Click on the “keyword ideas” tab opposite to the “Ad group ideas” because you’ll want to create your own list of keywords. You see how the initial keyword we chose has a huge monthly search average, which means it is a very popular keyword phrase.
As far as for organic keyword research goes, this is the only useful metrics we can get. The competition shown here only applies to paid search and not organic search. So we will need to use other methods to find out how competitive this specific keyword is.
What about keyword difficulty?
Apart from pointing out again that DO NOT use the “competition” value that the keyword planner gives, when it comes to determine keyword difficulty for organic search, it’s part intuition and part science.
Some industries are more competitive than the other so depending on what your objective is, choosing the right topic to create content on is the key. This is true even for businesses that are in a competitive business environment.
For example, for businesses in travel industry, instead of going head to head with other big guys to talk about “cheap flights” or “last minute booking”, look for long tail keywords that are related to “local food” might help you attract foodie travellers to use your service.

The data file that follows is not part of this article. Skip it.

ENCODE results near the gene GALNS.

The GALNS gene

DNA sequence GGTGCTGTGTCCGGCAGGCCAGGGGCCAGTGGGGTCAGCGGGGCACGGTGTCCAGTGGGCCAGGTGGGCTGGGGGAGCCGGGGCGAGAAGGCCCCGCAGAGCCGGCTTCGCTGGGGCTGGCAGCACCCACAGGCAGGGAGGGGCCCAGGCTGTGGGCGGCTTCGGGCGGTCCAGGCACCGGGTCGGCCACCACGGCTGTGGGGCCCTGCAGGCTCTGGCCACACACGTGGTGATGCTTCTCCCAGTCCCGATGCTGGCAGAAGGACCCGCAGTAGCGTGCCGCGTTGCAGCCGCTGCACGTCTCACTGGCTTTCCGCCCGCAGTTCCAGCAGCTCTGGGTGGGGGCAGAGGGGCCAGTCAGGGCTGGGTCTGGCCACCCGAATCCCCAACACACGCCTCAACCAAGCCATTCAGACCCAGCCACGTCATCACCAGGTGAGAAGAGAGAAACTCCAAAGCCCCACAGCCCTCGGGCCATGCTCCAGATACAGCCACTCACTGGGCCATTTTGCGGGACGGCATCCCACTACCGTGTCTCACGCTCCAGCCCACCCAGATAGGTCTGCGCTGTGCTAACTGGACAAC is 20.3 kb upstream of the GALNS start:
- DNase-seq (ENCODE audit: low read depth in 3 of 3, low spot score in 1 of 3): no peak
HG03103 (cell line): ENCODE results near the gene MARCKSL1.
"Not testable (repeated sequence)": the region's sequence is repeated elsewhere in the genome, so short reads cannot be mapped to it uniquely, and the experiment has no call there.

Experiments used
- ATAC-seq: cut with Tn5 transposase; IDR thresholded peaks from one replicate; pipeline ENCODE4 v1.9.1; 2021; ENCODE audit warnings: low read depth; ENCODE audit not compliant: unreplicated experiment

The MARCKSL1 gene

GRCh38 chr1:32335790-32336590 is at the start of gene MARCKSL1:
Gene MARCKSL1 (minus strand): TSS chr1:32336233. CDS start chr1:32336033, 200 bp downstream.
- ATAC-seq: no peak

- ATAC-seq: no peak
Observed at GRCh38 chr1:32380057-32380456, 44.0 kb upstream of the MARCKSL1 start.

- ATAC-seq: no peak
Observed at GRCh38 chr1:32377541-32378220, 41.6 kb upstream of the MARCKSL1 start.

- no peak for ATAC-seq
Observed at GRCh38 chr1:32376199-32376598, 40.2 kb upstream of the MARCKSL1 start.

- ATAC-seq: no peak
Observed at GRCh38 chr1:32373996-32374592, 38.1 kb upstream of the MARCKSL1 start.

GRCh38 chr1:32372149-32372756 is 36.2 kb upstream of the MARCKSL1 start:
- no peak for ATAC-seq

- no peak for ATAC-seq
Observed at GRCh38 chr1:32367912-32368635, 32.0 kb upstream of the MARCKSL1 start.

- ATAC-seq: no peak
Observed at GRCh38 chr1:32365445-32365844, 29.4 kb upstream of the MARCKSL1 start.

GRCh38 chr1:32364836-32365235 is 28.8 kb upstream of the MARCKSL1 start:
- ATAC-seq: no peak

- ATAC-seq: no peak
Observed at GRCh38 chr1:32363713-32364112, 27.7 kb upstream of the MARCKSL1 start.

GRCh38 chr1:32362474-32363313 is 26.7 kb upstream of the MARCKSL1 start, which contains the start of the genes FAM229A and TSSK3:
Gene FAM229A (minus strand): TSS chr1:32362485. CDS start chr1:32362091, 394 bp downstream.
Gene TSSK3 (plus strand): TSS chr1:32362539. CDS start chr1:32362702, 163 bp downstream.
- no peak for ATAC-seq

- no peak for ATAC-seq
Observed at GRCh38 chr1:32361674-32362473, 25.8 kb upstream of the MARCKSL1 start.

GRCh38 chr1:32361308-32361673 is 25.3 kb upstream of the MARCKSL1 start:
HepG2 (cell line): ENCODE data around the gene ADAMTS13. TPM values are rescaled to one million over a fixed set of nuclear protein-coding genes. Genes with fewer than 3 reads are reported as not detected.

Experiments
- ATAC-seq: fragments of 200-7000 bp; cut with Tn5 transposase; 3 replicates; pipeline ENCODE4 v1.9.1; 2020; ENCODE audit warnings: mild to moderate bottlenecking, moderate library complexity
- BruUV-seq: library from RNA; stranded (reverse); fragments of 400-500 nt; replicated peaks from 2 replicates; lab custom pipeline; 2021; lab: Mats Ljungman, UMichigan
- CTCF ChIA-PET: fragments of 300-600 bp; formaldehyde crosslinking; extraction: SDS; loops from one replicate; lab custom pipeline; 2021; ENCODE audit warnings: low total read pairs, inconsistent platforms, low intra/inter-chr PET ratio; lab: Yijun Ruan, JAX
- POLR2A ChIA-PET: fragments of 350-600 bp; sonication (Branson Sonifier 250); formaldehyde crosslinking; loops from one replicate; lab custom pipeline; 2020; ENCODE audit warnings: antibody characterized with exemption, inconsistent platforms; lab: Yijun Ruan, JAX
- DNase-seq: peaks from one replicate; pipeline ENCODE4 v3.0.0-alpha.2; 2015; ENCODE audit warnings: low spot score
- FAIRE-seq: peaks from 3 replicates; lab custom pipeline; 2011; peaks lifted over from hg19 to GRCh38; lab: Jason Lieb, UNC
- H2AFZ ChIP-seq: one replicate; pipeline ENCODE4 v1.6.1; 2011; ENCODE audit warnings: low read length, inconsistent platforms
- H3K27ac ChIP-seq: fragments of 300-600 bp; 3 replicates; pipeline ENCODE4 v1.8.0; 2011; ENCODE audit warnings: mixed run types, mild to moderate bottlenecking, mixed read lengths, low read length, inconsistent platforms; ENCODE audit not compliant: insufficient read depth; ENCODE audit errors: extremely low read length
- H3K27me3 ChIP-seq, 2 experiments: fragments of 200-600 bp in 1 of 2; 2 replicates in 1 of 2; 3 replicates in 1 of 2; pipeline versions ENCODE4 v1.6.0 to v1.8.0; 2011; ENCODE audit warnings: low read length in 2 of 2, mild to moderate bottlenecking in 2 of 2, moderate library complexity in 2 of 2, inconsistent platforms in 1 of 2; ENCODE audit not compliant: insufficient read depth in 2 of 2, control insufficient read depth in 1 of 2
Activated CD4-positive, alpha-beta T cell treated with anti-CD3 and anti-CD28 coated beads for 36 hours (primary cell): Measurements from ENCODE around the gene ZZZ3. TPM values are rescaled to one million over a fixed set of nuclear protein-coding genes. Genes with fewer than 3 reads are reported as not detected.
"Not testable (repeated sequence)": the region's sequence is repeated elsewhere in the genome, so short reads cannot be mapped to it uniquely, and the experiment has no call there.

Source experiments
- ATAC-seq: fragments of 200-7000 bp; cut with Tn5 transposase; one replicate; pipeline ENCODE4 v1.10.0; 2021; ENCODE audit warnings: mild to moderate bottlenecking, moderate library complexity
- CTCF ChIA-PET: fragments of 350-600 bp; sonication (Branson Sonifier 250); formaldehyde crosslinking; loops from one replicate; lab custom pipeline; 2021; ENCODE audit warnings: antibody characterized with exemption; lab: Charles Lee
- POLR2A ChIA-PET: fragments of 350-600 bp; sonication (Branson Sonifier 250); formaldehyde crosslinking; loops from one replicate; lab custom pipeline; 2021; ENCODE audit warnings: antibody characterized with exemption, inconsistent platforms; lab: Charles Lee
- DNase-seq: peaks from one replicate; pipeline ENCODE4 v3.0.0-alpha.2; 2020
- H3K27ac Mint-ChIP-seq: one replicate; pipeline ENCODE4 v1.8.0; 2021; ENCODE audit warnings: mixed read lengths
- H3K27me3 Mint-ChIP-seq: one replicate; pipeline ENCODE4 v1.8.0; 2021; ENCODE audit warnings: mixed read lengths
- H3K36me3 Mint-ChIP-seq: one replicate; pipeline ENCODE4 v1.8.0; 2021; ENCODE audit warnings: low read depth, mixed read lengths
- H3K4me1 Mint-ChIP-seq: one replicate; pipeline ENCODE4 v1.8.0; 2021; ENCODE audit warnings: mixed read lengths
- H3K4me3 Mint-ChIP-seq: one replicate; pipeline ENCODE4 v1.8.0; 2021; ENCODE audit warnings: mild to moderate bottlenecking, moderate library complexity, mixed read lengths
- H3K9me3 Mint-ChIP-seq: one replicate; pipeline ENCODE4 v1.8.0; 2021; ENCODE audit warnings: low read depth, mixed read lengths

As for science, there are many methods out there that can give you a lot of data points, but since you are probably more interested in running your business than doing SEO all day (why not hire us to help you with SEO?), let me show you these two easy methods.
1) Use Google Search Operator – intitle:
The “intitle” Search Operator gives us a number of sites that contain the given keyword in its page title.
The thinking behind this method is that, since title is one of the most important onpage ranking factors, so if a web page contains that specific keyword, most certainly that page is your competition.
Watch this video to see how to use an Excel spread sheet to gather the search volume to find out how competitive a given keyword is.
2) Use keyword difficulty tool from SEMrush (or any other services)
These services have their own formula to calculate how competitive a keyword is. You can use multiple services to confirm the difficulty or just pick one that you feel comfortable with. None of them are bulletproof 100% accurate (just like any other methods out there) so don’t get discouraged when you see a high competition for the keywords that you are interested.
It is recommended to get a baseline first. For example, use keywords that your site is ranking high to see what the difficulty metrics means.
Conclusion: There are so many different ways to do keyword research but the most important aspect is to understand what your objective is. Targeting a high search volume with low competition keyword does not necessarily leads to more conversion (sales, sign ups, leads) that you are hoping to achieve.